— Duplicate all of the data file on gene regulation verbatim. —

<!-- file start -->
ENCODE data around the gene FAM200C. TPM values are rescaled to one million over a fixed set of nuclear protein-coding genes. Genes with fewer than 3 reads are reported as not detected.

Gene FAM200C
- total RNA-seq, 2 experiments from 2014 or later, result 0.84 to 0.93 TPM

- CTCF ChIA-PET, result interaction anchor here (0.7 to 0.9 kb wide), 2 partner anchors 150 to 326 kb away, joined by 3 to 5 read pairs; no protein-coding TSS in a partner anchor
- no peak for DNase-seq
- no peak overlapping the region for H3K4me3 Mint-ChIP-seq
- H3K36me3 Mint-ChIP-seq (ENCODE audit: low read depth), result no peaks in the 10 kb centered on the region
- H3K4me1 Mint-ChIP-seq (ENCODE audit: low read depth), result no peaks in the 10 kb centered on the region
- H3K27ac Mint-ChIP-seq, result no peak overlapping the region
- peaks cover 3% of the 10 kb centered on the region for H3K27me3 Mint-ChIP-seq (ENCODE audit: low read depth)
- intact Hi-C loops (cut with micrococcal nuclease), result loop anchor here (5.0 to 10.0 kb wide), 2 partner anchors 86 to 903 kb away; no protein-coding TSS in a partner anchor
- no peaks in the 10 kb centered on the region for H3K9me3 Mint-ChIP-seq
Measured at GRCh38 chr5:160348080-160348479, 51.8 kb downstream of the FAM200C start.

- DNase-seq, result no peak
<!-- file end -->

ENCODE data around the gene FAM200C. TPM values are rescaled to one million over a fixed set of nuclear protein-coding genes. Genes with fewer than 3 reads are reported as not detected.

Gene FAM200C
- total RNA-seq, 2 experiments from 2014 or later, result 0.84 to 0.93 TPM

- CTCF ChIA-PET, result interaction anchor here (0.7 to 0.9 kb wide), 2 partner anchors 150 to 326 kb away, joined by 3 to 5 read pairs; no protein-coding TSS in a partner anchor
- no peak for DNase-seq
- no peak overlapping the region for H3K4me3 Mint-ChIP-seq
- H3K36me3 Mint-ChIP-seq (ENCODE audit: low read depth), result no peaks in the 10 kb centered on the region
- H3K4me1 Mint-ChIP-seq (ENCODE audit: low read depth), result no peaks in the 10 kb centered on the region
- H3K27ac Mint-ChIP-seq, result no peak overlapping the region
- peaks cover 3% of the 10 kb centered on the region for H3K27me3 Mint-ChIP-seq (ENCODE audit: low read depth)
- intact Hi-C loops (cut with micrococcal nuclease), result loop anchor here (5.0 to 10.0 kb wide), 2 partner anchors 86 to 903 kb away; no protein-coding TSS in a partner anchor
- no peaks in the 10 kb centered on the region for H3K9me3 Mint-ChIP-seq
Measured at GRCh38 chr5:160348080-160348479, 51.8 kb downstream of the FAM200C start.

- DNase-seq, result no peak